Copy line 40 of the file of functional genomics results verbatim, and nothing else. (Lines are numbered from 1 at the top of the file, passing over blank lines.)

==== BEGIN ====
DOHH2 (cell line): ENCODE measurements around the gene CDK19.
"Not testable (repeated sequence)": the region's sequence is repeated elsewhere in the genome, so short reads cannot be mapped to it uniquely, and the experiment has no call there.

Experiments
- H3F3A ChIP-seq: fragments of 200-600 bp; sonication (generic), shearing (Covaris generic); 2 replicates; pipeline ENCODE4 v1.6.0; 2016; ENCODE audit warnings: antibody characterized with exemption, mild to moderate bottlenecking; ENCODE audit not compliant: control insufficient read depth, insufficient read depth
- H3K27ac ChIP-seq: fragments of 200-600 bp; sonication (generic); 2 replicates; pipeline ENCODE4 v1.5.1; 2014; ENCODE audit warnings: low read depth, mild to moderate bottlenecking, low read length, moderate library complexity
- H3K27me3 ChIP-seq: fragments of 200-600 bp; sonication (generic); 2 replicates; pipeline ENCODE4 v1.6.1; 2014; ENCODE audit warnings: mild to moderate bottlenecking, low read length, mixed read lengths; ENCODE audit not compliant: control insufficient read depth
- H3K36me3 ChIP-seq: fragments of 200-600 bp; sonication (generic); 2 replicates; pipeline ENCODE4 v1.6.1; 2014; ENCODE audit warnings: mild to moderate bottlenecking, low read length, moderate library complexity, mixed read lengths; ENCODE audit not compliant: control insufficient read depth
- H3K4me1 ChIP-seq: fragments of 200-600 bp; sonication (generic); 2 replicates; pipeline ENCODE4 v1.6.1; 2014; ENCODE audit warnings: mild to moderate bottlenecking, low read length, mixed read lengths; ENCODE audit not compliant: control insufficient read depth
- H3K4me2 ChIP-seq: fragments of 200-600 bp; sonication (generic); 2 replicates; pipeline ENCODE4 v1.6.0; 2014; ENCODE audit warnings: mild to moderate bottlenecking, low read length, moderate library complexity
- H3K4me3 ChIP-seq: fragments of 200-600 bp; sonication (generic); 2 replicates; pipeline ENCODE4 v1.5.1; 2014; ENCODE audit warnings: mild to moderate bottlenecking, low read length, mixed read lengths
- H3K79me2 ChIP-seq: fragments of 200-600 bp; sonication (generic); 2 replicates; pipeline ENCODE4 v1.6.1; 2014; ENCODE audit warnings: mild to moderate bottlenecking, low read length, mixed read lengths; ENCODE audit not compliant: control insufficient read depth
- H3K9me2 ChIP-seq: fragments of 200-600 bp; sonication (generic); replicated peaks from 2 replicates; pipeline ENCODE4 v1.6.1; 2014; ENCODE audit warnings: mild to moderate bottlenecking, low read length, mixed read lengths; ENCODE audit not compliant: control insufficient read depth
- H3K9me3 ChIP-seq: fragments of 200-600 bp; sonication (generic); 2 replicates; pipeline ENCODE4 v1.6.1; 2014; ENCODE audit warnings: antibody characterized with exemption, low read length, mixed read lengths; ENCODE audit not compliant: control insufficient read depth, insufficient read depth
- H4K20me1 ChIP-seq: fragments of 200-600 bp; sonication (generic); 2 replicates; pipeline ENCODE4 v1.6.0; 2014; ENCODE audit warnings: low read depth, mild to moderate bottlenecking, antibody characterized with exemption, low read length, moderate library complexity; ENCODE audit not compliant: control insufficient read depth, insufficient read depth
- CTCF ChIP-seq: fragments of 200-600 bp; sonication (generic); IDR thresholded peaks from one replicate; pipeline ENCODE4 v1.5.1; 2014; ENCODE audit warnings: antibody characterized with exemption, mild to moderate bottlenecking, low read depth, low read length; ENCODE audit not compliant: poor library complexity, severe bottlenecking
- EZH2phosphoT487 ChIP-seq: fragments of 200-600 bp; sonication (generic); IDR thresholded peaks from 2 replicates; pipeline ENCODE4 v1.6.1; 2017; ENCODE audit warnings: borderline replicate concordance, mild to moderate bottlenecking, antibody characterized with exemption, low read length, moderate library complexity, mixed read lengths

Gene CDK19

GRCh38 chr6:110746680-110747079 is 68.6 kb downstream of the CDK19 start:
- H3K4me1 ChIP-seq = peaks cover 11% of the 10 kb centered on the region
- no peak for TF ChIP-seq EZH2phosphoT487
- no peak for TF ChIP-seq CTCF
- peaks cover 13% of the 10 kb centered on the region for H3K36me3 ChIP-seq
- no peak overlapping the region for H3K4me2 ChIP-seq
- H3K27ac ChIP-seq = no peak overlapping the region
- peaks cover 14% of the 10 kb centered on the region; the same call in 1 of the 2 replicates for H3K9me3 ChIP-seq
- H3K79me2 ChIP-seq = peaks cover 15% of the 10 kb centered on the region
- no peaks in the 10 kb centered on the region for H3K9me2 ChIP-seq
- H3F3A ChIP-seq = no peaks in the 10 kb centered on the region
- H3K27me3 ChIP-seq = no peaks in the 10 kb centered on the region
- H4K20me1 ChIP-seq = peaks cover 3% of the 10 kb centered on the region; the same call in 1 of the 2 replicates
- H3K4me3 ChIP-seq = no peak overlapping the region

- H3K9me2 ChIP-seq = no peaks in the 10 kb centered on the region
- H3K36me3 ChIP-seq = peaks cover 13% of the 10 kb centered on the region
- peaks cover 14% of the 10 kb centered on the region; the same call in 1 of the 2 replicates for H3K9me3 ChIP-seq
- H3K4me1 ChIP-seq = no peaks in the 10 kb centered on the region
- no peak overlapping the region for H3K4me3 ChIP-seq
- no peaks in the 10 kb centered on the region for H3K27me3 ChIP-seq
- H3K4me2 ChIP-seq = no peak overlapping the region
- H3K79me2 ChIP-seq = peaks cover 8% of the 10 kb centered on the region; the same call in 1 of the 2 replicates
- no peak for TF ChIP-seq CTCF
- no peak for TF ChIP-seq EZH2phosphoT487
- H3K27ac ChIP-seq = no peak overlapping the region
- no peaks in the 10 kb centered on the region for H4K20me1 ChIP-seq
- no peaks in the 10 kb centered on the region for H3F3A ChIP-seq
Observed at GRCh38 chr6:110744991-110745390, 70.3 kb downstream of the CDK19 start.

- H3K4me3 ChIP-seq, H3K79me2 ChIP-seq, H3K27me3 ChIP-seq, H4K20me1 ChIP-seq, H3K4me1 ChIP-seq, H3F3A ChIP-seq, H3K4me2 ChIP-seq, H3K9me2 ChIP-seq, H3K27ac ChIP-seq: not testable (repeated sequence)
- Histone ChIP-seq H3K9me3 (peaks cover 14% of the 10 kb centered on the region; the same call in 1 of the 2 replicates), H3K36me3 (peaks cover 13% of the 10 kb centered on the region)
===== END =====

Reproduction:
- no peak for TF ChIP-seq CTCF